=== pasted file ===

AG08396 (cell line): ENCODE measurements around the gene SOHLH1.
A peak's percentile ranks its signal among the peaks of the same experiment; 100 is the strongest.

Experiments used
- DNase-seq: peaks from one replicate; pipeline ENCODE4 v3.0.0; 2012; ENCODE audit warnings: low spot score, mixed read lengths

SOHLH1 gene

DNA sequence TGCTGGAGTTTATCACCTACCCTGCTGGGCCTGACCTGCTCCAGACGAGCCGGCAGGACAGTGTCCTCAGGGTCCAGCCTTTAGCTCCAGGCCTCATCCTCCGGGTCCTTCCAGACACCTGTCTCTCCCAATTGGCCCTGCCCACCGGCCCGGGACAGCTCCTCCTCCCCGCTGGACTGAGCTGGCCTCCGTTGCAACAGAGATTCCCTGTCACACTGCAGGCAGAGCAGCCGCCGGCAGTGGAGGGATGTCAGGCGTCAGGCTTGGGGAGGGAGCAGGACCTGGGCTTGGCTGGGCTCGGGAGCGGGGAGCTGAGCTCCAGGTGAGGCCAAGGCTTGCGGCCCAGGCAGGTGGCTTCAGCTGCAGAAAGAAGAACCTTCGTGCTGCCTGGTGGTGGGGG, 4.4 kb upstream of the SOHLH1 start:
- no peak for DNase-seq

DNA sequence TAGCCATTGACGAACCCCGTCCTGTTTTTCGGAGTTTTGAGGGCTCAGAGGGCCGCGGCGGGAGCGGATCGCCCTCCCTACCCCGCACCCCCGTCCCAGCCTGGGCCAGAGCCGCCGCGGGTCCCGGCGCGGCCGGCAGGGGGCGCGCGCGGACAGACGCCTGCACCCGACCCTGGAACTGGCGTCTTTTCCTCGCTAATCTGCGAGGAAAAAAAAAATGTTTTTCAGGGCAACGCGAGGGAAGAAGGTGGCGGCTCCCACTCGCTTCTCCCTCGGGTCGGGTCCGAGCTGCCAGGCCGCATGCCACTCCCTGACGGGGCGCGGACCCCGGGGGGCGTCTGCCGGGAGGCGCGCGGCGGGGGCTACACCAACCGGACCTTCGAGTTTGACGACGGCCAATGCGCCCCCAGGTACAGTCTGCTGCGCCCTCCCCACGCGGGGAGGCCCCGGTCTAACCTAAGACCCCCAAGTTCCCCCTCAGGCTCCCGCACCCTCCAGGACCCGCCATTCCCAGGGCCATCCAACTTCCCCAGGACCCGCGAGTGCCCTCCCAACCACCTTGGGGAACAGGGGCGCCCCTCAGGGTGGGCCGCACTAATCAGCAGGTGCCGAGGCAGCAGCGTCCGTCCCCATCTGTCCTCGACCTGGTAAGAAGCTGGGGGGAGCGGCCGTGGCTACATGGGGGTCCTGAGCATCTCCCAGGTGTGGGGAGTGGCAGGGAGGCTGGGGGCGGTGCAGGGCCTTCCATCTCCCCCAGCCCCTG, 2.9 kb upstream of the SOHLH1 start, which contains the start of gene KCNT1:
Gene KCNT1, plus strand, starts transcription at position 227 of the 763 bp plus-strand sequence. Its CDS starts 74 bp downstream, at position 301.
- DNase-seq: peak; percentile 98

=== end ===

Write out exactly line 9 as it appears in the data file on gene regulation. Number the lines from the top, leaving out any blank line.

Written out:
Gene KCNT1, plus strand, starts transcription at position 227 of the 763 bp plus-strand sequence. Its CDS starts 74 bp downstream, at position 301.